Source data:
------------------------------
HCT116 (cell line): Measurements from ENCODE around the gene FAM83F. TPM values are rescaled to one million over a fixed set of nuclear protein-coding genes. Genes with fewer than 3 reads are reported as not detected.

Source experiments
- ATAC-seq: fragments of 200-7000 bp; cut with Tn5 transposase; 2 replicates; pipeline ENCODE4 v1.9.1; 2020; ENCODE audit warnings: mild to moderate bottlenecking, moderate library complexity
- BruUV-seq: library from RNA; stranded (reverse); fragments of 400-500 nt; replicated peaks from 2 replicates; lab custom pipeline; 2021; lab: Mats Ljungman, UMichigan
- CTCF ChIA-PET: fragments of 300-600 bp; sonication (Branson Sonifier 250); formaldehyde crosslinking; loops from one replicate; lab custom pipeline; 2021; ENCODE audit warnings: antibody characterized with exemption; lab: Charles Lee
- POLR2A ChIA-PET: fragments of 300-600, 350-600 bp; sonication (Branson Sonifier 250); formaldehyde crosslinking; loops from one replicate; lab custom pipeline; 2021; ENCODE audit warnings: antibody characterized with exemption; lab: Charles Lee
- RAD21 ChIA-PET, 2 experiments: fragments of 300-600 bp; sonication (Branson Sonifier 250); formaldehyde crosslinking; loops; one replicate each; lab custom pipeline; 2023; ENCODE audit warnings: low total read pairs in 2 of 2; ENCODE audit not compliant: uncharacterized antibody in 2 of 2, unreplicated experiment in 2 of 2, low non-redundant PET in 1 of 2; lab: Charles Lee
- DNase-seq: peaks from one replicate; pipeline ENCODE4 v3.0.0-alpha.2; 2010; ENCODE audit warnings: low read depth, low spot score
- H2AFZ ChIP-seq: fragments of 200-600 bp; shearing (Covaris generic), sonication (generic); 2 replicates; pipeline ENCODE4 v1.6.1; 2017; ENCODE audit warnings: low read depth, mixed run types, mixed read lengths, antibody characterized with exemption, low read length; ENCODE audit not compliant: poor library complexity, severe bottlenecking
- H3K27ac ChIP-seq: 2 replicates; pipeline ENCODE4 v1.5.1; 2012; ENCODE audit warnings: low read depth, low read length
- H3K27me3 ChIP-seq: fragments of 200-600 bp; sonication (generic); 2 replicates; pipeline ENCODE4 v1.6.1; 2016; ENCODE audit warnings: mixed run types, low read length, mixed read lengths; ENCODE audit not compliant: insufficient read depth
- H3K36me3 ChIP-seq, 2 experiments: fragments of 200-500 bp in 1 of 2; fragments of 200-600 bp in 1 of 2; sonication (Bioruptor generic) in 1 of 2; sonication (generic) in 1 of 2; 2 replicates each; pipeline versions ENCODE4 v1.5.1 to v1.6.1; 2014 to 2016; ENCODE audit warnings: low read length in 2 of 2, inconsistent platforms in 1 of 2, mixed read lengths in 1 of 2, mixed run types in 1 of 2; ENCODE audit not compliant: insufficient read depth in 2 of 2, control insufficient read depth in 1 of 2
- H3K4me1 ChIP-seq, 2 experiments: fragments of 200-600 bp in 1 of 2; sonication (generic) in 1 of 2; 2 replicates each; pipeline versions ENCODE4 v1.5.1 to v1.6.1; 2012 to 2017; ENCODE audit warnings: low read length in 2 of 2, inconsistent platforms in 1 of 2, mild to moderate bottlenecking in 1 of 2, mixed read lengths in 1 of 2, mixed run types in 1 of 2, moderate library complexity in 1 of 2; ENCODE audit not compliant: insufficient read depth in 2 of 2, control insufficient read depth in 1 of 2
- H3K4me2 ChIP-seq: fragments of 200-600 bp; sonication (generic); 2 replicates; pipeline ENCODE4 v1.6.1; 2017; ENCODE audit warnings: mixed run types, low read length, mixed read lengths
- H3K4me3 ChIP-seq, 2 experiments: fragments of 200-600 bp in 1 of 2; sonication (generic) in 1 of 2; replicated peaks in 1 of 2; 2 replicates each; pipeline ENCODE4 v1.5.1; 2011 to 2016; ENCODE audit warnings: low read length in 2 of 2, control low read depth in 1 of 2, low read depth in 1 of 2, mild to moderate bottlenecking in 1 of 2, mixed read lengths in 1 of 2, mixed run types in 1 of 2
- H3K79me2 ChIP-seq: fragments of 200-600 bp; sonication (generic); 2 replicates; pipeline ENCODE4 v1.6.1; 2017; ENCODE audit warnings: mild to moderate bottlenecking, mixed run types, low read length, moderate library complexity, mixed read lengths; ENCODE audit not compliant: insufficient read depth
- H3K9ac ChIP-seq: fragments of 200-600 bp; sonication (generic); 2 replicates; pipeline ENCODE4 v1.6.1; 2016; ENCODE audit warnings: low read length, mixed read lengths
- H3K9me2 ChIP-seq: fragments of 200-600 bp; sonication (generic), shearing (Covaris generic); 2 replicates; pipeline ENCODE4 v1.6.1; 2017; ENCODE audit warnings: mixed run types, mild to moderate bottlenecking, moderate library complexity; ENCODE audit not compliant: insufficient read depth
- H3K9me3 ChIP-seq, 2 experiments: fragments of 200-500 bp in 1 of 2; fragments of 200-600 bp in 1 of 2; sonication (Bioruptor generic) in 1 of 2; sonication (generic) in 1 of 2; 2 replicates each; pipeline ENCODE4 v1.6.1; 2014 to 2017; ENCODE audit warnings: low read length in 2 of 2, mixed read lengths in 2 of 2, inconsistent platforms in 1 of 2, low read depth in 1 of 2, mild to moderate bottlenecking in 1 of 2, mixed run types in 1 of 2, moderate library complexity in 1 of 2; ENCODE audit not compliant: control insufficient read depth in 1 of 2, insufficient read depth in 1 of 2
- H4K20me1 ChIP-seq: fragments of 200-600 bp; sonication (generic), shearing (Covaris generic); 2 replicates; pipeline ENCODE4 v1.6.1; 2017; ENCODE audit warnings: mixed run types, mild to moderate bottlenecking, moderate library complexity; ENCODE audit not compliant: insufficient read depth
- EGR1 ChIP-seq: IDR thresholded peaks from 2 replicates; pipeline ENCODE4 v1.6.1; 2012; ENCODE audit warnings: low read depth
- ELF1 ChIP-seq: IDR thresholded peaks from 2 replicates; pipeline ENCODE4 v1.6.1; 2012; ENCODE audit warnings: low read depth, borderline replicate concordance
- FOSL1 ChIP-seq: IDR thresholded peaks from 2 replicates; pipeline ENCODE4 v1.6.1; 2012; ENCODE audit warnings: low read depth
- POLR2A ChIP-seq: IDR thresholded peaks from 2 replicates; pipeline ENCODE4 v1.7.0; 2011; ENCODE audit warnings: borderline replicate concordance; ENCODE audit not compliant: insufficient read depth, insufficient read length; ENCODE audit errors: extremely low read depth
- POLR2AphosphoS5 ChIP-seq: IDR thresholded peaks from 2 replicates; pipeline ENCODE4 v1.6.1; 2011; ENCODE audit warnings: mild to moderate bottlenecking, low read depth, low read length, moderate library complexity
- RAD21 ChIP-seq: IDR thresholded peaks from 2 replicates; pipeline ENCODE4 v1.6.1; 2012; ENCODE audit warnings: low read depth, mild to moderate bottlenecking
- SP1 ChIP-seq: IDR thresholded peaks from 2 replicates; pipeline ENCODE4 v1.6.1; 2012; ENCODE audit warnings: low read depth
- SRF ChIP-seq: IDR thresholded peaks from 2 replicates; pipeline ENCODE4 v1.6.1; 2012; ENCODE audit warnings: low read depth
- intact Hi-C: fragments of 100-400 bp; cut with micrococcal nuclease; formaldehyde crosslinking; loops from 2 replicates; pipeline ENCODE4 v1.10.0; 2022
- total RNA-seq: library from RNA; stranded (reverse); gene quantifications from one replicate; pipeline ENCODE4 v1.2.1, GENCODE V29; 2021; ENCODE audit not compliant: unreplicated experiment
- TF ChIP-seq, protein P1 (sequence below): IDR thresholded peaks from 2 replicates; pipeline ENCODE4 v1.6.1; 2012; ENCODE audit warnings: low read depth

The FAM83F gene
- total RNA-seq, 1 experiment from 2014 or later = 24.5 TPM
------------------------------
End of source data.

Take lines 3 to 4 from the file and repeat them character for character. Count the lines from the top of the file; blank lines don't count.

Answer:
- ATAC-seq: fragments of 200-7000 bp; cut with Tn5 transposase; 2 replicates; pipeline ENCODE4 v1.9.1; 2020; ENCODE audit warnings: mild to moderate bottlenecking, moderate library complexity
- BruUV-seq: library from RNA; stranded (reverse); fragments of 400-500 nt; replicated peaks from 2 replicates; lab custom pipeline; 2021; lab: Mats Ljungman, UMichigan